“This was the challenge I needed to shoot for,” says Jim, who started training at Colorado Springs’s storied Manitou Incline, a steep-grade hiking trail that rises over 2,000 feet in just under a mile, in preparation for his first mud run. Throughout training, the on-course obstacles in his future symbolized the real life obstacles of his present. “Sometimes people who want to fight stuff in life have no avenue,” says Jim. For him, training for Tough Mudder became this avenue. And as the positivity in Jim’s attitude increased, so did the outcomes of his doctors’ visits. “One day, I went to the doctor’s and he was absolutely shocked at the improvement of my cardiovascular system,” says Jim. “My Incline training was obviously paying off.”
While Jim was clearly getting back into shape, any hiking trail is a far cry from a full military obstacle course. And as event day grew closer, Jim accepted that he was as ready as he’d ever be.
“At the start line, I thought, ‘What the hell am I doing?’” Jim admits. “I was so nervous and filled with doubt.” As the sound of the start gun faded into the thin Colorado air, however, so did some nerves. “At the beginning I thought, ‘This isn’t so bad,’” says Jim. “Then out of nowhere I had my ‘shit just got real’ moment.”
But after hours of overcoming obstacles, both internal and external, Jim finished his first Tough Mudder. “I was limping, covered in mud,” Jim recalls. But the finish line was only the beginning, “Tough Mudder quickly went from a challenge to a lifestyle for me,” said Jim.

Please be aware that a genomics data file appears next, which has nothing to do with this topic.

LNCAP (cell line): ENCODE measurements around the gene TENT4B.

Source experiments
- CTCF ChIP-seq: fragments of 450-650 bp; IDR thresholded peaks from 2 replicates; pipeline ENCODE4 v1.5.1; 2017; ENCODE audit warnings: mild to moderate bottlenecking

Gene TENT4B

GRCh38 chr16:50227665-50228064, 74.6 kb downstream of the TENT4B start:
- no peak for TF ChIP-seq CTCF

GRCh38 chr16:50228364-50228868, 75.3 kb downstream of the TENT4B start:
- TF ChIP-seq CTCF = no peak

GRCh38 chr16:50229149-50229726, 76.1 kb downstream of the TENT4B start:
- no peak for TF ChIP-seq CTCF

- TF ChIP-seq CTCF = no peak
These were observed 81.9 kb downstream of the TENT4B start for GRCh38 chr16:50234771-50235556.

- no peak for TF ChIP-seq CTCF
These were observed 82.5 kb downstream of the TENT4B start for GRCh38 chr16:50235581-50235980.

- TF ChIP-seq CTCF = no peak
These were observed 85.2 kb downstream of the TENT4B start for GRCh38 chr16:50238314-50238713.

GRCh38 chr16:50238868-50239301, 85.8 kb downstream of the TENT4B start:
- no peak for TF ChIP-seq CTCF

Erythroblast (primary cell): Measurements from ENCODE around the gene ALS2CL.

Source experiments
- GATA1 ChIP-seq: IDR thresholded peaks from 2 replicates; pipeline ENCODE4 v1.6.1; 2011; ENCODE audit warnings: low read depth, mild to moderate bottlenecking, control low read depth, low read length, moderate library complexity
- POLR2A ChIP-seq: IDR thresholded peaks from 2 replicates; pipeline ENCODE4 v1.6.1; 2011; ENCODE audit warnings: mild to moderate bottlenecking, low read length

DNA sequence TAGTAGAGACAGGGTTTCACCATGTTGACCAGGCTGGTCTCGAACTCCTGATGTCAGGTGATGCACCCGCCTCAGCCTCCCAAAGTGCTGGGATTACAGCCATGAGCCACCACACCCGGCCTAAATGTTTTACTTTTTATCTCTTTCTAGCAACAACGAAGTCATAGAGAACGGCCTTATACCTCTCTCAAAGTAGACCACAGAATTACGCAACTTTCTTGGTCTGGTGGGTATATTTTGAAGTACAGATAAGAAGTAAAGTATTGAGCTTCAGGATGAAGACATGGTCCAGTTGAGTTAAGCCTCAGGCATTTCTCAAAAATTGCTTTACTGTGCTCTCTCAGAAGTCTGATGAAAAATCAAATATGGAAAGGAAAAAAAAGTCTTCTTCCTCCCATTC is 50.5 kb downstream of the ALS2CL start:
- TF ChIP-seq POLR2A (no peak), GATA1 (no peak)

In the years that followed, Jim traveled the world attending more and more events. He completed 6 events in Canada, 4 in Ireland, 4 in Scotland, 4 in England, and 2 in Germany. He’s also one of only a handful of people who have competed in all 5 World’s Toughest Mudder events.
When you attend as many events as Jim, you manage to make a few friends. Or in his case, hundreds of them. And many of them flew in from all around the country to help him celebrate his monumental achievement. The Saturday morning 8am start wave in Snowmass was packed with friends and admirers, all wearing gear with his signature #GOATTOUGH logo.
Throughout his lap, Jim did as he always does. He cruised along at a steady pace, chatting and laughing with friends and strangers alike. As Jim and his team approached Electroshock Therapy, the final obstacle of his 100th event, they were joined by even more of of his friends. Many had finished their laps earlier, and had waited around to witness Jim get presented with a hand crafted steel “100th Tough Mudder” headband.
As the headband was placed on his head, Jim joked at how similar it looked to the steel cerebral halo that he had been confined to for all those months following his accident. In a way, it was a fitting reminder of how far he had come, and how much he had achieved.
To read more inspiring Tough Mudder Finisher stories like Jim's, pre-order It Takes A Tribe: Building The Tough Mudder Movement written by Tough Mudder CEO and Founder Will Dean.